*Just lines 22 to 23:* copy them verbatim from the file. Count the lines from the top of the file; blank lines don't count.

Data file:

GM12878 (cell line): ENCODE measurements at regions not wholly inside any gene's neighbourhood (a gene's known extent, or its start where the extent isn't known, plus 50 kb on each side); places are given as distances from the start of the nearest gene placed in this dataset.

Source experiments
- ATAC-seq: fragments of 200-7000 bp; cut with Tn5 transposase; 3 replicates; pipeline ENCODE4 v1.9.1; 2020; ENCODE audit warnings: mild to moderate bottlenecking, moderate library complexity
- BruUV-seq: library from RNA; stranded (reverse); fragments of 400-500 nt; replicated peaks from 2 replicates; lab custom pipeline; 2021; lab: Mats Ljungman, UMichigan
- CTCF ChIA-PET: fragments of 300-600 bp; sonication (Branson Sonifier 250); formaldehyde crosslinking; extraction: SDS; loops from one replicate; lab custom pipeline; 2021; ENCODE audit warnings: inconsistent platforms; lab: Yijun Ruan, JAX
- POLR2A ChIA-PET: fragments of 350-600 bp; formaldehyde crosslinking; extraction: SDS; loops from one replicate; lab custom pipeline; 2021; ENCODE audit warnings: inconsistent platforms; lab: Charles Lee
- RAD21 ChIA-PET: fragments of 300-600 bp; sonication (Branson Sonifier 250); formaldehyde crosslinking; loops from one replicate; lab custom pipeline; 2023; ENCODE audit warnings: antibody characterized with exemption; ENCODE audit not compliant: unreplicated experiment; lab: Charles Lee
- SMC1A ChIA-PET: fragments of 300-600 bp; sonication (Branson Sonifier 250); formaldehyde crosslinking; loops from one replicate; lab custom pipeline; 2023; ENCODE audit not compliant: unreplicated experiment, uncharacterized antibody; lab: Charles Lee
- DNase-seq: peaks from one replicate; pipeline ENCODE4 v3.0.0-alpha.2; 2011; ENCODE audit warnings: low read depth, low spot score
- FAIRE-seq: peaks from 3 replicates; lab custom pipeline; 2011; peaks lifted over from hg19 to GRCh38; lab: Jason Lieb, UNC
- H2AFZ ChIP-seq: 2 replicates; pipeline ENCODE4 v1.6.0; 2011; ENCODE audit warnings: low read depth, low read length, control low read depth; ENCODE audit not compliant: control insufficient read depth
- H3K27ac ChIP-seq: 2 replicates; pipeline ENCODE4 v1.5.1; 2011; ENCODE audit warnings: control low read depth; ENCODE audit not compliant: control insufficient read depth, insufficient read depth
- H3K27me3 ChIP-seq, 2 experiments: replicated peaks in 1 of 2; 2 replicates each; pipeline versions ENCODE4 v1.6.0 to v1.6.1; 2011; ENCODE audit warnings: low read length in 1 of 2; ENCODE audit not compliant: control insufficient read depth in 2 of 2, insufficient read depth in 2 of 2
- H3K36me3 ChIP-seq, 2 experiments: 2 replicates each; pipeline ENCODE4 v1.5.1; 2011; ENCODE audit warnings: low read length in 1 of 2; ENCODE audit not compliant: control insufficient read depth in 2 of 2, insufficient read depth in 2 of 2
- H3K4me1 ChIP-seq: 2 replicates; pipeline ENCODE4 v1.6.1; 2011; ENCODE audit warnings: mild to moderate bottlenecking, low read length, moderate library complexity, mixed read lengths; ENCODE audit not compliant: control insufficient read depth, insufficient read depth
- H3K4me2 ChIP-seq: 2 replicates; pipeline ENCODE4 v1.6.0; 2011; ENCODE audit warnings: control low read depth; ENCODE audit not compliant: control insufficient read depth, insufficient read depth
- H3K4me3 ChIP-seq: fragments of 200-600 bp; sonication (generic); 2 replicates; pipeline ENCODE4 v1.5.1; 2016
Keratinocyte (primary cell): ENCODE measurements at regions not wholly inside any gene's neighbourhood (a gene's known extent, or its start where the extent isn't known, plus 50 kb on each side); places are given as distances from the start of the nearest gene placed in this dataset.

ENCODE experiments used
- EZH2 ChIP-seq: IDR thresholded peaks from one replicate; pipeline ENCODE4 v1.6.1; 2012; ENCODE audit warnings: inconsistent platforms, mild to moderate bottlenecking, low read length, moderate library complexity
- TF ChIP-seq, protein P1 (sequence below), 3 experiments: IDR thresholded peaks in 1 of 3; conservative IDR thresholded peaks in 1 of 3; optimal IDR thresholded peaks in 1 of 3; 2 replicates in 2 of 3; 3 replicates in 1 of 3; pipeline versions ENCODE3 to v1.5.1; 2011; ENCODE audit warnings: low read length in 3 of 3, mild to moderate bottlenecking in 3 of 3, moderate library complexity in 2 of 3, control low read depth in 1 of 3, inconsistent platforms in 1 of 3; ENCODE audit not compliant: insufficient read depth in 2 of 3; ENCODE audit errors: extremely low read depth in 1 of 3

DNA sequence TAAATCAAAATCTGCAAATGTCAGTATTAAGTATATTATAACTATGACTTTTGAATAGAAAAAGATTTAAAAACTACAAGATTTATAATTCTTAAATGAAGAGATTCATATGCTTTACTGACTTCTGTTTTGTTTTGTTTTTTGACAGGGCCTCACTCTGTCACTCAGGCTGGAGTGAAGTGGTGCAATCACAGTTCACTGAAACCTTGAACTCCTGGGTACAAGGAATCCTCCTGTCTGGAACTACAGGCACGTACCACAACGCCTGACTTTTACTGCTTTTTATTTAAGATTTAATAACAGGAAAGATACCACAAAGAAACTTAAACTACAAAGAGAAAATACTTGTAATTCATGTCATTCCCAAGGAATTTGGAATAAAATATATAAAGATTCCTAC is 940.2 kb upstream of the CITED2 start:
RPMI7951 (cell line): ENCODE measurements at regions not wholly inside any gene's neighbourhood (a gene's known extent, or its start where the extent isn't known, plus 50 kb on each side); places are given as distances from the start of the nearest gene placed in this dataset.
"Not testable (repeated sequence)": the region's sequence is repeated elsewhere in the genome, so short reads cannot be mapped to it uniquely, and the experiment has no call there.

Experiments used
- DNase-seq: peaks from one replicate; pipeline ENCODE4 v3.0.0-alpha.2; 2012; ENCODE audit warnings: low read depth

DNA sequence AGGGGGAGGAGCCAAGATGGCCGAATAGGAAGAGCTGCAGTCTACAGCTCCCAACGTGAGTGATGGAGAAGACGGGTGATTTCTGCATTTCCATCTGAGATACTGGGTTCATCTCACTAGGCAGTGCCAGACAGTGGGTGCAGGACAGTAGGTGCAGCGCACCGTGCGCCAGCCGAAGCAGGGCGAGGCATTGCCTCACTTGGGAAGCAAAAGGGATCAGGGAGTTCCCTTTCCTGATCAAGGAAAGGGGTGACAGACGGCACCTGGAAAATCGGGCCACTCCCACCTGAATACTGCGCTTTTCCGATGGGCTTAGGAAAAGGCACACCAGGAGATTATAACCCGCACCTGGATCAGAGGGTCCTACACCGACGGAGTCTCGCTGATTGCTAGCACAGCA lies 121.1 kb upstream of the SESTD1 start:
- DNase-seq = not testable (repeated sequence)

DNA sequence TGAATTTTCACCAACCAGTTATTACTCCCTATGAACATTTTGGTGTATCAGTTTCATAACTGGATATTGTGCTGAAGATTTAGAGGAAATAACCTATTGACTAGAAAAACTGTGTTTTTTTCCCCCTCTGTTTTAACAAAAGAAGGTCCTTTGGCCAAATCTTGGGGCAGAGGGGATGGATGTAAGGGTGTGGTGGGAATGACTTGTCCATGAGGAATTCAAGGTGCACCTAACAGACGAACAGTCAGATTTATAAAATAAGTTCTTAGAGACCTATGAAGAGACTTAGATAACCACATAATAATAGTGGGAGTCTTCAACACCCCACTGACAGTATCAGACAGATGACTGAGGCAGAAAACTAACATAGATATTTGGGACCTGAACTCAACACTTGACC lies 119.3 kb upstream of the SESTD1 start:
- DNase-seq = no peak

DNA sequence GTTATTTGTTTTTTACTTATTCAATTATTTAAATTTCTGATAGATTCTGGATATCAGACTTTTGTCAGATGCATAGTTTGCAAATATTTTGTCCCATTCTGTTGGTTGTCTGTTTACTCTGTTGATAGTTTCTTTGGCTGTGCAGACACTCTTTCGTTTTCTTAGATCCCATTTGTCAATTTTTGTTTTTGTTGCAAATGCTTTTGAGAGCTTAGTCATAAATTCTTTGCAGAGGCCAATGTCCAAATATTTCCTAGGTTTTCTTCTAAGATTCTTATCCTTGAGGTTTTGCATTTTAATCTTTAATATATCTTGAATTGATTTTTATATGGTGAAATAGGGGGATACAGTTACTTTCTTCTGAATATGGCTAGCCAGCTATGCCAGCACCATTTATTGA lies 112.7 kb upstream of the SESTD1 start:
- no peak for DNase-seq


DNA sequence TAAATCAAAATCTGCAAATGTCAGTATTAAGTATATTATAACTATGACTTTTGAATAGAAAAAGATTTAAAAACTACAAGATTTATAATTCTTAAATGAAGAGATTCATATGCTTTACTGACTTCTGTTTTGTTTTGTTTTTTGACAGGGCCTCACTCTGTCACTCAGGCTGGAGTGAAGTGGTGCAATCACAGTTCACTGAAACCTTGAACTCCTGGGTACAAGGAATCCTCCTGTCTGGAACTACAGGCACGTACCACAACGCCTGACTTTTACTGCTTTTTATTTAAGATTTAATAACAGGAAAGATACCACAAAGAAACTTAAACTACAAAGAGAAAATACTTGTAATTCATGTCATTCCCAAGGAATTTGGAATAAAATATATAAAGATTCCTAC is 940.2 kb upstream of the CITED2 start:
RPMI7951 (cell line): ENCODE measurements at regions not wholly inside any gene's neighbourhood (a gene's known extent, or its start where the extent isn't known, plus 50 kb on each side); places are given as distances from the start of the nearest gene placed in this dataset.